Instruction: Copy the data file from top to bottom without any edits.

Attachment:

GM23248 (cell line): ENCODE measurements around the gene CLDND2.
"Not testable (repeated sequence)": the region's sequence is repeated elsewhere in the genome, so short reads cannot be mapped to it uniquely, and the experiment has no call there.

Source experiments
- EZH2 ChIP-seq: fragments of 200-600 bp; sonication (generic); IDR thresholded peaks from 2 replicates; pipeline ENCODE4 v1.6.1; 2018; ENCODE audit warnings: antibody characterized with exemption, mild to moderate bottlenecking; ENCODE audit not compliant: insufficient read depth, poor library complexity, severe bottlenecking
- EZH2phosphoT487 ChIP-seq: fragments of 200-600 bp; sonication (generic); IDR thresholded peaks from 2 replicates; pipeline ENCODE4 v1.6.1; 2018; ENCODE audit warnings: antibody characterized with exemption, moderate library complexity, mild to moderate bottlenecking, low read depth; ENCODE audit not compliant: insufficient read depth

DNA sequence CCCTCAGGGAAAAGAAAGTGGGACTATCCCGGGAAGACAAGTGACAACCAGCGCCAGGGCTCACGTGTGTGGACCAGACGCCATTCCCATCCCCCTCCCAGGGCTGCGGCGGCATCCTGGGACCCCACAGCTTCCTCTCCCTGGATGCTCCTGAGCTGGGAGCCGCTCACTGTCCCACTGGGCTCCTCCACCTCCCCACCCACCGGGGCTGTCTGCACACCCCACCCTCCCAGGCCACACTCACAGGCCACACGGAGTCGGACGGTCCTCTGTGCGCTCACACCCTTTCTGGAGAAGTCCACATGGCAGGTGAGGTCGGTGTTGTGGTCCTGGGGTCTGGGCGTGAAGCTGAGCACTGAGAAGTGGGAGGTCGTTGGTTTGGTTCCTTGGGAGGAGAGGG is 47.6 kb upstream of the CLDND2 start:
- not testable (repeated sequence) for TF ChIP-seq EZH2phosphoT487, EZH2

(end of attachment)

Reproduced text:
GM23248 (cell line): ENCODE measurements around the gene CLDND2.
"Not testable (repeated sequence)": the region's sequence is repeated elsewhere in the genome, so short reads cannot be mapped to it uniquely, and the experiment has no call there.

Source experiments
- EZH2 ChIP-seq: fragments of 200-600 bp; sonication (generic); IDR thresholded peaks from 2 replicates; pipeline ENCODE4 v1.6.1; 2018; ENCODE audit warnings: antibody characterized with exemption, mild to moderate bottlenecking; ENCODE audit not compliant: insufficient read depth, poor library complexity, severe bottlenecking
- EZH2phosphoT487 ChIP-seq: fragments of 200-600 bp; sonication (generic); IDR thresholded peaks from 2 replicates; pipeline ENCODE4 v1.6.1; 2018; ENCODE audit warnings: antibody characterized with exemption, moderate library complexity, mild to moderate bottlenecking, low read depth; ENCODE audit not compliant: insufficient read depth

DNA sequence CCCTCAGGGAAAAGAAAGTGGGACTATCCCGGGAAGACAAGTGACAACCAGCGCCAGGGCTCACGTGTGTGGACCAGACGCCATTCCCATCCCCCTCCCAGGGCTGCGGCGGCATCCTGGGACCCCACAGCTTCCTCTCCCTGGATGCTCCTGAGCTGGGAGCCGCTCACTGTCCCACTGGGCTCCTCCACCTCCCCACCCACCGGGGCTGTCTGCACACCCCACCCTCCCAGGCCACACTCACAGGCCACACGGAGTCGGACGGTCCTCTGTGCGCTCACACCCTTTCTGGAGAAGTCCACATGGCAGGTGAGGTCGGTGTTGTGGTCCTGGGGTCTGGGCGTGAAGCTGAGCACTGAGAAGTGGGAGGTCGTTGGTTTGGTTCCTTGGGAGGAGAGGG is 47.6 kb upstream of the CLDND2 start:
- not testable (repeated sequence) for TF ChIP-seq EZH2phosphoT487, EZH2